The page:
The 9th Circuit has ruled Americans have no constitutional right to carry firearms— Jack Posobiec (@JackPosobiec) March 24, 2021
The 9th Circuit Court of Appeals upheld a Hawaii gun regulation, ruling Wednesday that states can restrict the right to openly carry a firearm in public. The 7-4 decision said restrictions on carrying guns in public do not fall within the scope of what is protected by the Second Amendment.
"We have never assumed that individuals have an unfettered right to carry weapons in public spaces," the majority ruled. "Indeed, we can find no general right to carry arms into the public square for self defense."
"The en banc court held that the Second Amendment does not guarantee an unfettered, general right to openly carry arms in public for individual self-defense. Accordingly, Hawaii�s firearms-carry scheme is lawful."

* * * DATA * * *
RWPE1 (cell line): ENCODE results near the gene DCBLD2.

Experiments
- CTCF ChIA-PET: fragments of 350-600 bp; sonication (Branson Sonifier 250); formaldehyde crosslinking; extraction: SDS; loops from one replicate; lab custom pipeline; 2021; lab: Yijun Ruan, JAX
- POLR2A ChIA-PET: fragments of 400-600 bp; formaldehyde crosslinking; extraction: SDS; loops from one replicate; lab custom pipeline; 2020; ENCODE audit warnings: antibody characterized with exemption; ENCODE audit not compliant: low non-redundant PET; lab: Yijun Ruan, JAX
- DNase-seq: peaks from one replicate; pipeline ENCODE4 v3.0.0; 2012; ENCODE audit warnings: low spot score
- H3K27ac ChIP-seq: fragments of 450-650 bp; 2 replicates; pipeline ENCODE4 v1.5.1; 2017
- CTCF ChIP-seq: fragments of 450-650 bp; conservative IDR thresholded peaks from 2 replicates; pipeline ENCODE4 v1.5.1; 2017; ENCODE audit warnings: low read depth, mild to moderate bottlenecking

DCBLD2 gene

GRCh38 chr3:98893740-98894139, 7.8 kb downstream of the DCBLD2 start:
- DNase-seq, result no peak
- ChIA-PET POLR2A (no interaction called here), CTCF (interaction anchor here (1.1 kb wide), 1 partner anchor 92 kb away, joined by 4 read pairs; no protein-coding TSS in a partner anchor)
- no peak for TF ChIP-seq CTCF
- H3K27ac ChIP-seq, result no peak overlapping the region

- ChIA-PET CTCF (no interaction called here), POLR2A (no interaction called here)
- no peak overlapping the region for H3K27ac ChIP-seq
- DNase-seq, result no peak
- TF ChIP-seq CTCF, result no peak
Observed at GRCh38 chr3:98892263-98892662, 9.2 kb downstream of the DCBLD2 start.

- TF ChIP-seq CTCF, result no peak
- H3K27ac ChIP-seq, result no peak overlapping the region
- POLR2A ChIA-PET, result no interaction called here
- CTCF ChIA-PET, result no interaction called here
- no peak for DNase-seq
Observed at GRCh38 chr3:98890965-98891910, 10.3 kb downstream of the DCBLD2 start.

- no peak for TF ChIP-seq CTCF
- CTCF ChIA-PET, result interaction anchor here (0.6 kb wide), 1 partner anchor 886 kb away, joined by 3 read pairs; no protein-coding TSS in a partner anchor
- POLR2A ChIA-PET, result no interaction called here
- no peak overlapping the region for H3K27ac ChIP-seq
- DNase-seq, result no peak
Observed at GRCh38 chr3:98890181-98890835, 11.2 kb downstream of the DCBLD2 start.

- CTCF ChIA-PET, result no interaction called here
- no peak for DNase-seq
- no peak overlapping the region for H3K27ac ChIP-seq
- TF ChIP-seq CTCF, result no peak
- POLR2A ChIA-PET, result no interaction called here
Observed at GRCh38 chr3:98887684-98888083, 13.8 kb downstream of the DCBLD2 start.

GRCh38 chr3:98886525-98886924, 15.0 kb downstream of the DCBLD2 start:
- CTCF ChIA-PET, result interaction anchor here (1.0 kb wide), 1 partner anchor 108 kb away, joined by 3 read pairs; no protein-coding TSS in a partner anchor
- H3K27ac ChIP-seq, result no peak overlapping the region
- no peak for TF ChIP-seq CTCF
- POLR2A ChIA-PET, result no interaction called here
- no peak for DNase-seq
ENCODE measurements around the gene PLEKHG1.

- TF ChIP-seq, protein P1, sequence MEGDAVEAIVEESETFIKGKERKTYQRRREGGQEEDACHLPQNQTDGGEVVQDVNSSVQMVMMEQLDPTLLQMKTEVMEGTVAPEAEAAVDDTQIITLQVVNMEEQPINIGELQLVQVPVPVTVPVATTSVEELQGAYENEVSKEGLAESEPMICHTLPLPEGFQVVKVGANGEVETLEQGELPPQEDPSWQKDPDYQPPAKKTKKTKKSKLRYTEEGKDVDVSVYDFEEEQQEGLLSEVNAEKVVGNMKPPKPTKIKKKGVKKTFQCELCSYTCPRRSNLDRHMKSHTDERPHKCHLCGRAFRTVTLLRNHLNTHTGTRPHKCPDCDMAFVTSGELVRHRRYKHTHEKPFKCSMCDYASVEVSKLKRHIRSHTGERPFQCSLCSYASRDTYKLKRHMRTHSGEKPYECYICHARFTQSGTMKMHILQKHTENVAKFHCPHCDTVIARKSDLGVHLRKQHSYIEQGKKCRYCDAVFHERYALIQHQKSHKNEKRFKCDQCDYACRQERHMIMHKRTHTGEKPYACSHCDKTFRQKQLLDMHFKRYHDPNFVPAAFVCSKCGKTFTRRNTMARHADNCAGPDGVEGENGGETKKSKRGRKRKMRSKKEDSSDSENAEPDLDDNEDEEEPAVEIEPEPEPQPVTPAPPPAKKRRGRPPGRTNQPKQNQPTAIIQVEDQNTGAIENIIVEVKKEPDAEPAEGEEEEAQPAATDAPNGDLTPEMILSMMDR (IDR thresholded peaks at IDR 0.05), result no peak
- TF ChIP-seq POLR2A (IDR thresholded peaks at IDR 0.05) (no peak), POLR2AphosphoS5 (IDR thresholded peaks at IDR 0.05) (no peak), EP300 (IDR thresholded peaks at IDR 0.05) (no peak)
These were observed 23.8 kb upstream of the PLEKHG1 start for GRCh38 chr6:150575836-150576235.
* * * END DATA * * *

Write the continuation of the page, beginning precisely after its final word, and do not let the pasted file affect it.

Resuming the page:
The case was brought by George Young, who applied for a license twice in 2011 to carry a gun in public either openly or concealed and was denied both times because he didn't prove the "urgency or the need" to openly carry a firearm in public, the decision said. Instead, Young relied on his "general desire to carry a firearm for self-defense."
Under Hawaii's law, residents have to show the "urgency or the need" to carry a firearm in public and must be of good moral character and "engaged in the protection of life and property." .
Judge Diarmuid F. O'Scannlain authored Wednesday�s dissent, calling the ruling "extreme."
"The Second Amendment to the United States Constitution guarantees 'the right of the people to keep and bear Arms'. Today, a majority of our court has decided that the Second Amendment does not mean what it says," the minority dissented.
"Instead, the majority holds that while the Second Amendment may guarantee the right to keep a firearm for self-defense within one�s home, it provides no right whatsoever to bear-i.e., to carry -- that same firearm for self-defense in any other place."
"This holding is as unprecedented as it is extreme." "We now become the first and only court of appeals to hold that public carry falls entirely outside the scope of the Amendment�s protections," O'Scannlain continued. "In so holding, the majority reduces the right to 'bear Arms' to a mere inkblot."